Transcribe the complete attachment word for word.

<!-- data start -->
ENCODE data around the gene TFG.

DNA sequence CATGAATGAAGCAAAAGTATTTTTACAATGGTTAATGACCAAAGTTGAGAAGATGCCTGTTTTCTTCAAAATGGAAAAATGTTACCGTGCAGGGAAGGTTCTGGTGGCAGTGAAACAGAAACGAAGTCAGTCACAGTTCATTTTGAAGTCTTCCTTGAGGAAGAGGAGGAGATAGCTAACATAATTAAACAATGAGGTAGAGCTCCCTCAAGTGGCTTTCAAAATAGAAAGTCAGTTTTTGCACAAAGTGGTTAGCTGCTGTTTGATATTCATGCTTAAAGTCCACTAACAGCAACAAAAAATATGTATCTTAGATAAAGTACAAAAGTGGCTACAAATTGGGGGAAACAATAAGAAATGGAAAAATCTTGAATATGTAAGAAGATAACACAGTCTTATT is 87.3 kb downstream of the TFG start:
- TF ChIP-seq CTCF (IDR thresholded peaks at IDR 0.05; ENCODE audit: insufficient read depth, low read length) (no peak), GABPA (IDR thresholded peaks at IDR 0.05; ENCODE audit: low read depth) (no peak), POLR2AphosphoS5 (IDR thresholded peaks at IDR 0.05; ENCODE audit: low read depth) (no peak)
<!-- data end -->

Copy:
ENCODE data around the gene TFG.

DNA sequence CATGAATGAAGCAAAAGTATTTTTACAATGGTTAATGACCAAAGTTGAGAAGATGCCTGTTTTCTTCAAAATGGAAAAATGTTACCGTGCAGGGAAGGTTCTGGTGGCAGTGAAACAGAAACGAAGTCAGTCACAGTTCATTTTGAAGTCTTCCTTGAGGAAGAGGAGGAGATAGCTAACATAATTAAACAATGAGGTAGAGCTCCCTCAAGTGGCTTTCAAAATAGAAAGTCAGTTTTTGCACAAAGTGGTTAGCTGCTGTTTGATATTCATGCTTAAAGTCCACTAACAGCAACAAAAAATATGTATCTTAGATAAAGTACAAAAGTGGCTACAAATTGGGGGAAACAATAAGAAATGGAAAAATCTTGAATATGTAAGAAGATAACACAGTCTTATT is 87.3 kb downstream of the TFG start:
- TF ChIP-seq CTCF (IDR thresholded peaks at IDR 0.05; ENCODE audit: insufficient read depth, low read length) (no peak), GABPA (IDR thresholded peaks at IDR 0.05; ENCODE audit: low read depth) (no peak), POLR2AphosphoS5 (IDR thresholded peaks at IDR 0.05; ENCODE audit: low read depth) (no peak)